Sophia Takal’s reimagining of Black Christmas cuts past the male gaze, creating a send-up of the genre in the era of Time’s Up. A somewhat revolutionary film in concept by continuing to subvert expectations, this 2019 version flips various slasher film tropes and reframes sexist expectations of the “sexy co-ed slasher flick” for an era in which norms have radically changed. Unlike Get Out and other recent genre flicks that mix social commentary, unfortunately it never quite pulls everything off. Being woke, funny, and scary all at once is indeed a difficult feat to achieve, but at least Takal’s new take is more admirable than the standard slasher film as it has a different kind of sex and violence on the brain.
Black Christmas places its agenda first and foremost and is the rare film where its characters actually talk like smart Ivy League students rather than paper-thin tropes. While the film opens with the standard PG-13 teaser stabbing with minimal gore, it truly begins when our heroine Riley Stone (Imogen Poots) encounters Dr. Gelson (Cary Elwes), a sleazy classics professor accused of both implicit and explicit misogyny. Riley, a sexual assault survivor, confronts her accuser who has returned to campus to oversee a talent show at the local frat house. Supported by her sisters, they perform a Christmas carol about the incident, after which Riley and her sisters become haunted by cryptic direct messages from the school’s founder Hawthorne, a man so evil and problematic we learn early on that he held slaves in the north.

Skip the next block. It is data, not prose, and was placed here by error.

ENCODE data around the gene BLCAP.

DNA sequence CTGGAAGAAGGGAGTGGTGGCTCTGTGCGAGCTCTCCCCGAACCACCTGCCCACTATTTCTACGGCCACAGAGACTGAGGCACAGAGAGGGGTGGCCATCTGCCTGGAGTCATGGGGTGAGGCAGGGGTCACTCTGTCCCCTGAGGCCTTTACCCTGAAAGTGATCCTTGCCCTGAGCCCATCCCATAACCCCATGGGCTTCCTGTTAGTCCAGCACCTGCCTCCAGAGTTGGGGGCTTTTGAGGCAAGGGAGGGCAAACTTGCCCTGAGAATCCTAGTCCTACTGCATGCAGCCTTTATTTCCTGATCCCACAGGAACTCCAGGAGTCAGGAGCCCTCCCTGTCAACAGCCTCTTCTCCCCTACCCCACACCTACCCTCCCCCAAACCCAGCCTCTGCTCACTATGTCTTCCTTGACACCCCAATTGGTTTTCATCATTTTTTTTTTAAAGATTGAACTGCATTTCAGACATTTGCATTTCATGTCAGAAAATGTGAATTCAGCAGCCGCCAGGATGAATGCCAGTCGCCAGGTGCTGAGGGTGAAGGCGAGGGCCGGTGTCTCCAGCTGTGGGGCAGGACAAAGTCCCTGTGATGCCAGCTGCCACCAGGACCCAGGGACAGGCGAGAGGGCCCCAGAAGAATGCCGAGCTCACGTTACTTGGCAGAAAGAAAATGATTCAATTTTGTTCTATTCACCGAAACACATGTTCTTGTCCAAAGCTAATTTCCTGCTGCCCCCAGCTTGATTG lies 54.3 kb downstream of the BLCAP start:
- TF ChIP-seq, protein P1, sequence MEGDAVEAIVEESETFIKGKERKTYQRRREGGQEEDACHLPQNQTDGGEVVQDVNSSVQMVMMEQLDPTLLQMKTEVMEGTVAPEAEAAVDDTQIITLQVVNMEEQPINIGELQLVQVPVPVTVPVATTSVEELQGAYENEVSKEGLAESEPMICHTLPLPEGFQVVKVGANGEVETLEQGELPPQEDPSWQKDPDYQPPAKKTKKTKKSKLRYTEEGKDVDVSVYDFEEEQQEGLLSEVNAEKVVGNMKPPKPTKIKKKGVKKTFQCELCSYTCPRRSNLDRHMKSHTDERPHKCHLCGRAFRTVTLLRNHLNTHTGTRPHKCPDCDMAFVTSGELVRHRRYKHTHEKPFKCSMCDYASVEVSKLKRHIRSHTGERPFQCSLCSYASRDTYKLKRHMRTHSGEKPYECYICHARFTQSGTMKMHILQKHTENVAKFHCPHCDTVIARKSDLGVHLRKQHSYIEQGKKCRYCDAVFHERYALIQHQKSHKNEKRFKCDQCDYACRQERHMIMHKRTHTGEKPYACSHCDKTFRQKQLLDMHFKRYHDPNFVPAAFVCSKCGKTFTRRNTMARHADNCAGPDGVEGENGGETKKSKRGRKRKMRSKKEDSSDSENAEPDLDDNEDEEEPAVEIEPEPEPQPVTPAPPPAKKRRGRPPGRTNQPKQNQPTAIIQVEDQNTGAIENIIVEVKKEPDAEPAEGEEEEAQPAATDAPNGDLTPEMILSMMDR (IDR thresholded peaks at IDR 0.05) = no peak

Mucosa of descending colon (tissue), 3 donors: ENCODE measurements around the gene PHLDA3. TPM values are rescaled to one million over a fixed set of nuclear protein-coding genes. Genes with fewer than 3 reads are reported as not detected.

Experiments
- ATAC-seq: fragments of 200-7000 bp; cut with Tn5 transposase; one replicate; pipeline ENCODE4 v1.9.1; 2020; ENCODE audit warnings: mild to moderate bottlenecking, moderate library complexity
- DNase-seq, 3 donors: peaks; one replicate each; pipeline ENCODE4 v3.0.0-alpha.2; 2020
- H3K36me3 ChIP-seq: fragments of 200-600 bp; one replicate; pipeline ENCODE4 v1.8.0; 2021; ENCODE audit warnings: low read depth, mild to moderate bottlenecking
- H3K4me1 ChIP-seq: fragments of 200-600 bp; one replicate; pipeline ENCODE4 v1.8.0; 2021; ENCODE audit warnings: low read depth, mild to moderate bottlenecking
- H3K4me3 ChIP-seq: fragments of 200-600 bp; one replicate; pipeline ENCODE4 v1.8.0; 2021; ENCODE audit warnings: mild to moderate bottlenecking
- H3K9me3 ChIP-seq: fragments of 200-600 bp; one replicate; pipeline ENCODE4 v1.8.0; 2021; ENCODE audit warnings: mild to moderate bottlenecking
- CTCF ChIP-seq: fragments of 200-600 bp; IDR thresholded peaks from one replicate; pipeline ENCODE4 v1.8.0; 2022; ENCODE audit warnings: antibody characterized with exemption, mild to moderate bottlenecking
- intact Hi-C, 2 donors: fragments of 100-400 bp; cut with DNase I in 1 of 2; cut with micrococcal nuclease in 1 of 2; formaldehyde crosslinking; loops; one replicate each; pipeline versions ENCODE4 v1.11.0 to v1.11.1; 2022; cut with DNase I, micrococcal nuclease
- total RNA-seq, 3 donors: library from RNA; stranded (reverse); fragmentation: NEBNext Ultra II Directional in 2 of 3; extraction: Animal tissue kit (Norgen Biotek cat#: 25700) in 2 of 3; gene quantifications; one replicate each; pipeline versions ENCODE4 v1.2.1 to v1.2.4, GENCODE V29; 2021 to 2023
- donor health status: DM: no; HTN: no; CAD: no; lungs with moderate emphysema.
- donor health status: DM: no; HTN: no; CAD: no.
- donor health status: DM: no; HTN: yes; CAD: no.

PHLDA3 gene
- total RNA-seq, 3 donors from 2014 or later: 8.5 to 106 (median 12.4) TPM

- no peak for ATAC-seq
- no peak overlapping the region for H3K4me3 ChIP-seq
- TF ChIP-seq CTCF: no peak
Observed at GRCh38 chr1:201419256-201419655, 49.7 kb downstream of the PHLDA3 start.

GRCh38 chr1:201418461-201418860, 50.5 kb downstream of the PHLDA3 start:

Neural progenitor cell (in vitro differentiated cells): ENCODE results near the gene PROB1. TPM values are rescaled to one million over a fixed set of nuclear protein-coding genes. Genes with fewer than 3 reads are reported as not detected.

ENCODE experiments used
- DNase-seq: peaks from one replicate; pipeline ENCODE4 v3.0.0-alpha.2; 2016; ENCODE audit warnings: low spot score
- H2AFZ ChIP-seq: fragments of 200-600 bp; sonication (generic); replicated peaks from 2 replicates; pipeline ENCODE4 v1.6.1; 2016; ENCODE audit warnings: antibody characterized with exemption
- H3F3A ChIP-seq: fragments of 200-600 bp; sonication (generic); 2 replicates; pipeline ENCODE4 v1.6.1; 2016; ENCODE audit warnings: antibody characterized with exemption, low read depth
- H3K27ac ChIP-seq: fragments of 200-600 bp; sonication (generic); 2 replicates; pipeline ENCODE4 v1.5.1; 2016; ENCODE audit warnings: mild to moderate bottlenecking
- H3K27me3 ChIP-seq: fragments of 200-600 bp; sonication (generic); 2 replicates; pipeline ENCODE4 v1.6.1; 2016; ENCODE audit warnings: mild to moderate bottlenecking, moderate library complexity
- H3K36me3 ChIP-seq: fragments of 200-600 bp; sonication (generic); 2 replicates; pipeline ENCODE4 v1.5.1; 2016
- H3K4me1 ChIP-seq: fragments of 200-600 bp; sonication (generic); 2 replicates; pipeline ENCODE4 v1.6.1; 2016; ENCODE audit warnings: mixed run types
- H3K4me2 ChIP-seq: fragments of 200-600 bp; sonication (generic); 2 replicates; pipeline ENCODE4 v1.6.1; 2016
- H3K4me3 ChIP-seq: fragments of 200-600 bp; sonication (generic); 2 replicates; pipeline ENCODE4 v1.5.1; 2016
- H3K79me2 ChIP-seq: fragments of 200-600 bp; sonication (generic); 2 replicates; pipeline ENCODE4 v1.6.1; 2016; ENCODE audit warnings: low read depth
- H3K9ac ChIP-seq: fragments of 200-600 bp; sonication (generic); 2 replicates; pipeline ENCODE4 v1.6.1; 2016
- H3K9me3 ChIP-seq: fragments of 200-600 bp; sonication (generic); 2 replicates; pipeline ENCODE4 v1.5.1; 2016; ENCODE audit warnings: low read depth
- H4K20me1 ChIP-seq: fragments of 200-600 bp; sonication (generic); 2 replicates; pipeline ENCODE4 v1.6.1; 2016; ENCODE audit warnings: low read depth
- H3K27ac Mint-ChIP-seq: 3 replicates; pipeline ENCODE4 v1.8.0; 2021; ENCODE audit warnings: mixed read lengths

While the ideas in the film are fascinating and well-articulated by their characters, the plot evolves into something needlessly contrived focusing on the power structure of the patriarch and the secret society that grows and grooms judges, CEOs, and power brokers in a lab-esque mentality. It’s fitting the film has a funny passing reference to one heterosexual white male who quotes Brett Kavanaugh’s most infamous confirmation moment verbatim. That, unfortunately, is as witty as the film gets. Taking serious material too seriously it lacks a certain irony that could exist in a state of extreme self-awareness. The point is of course that an entire genre was built on the pain and suffering of attractive young women, and Takal and co-writer April Wolfe turn the tables with a work that knows this, speaks of it, and never quite pushes the boundaries to a conclusion that doesn’t feel distractingly silly.
A horror film populated by smart characters that take on the patriarchy by refusing to play by its rules, its anger and its heart is in the right place. The problem is how it achieves these ends with plot devices that feel borrowed from cheap studio cash grabs usually dumped in theaters in January and September. Perhaps it’s a feature of Black Christmas rather than a bug, but by the middle of its first act, the film has already lost those looking for cheap titillation. Why try to win them back with an abrupt and sloppily composed finale that attempts to placate audience members who were expecting a traditional PG-13 slasher flick?
Black Christmas is now in wide release.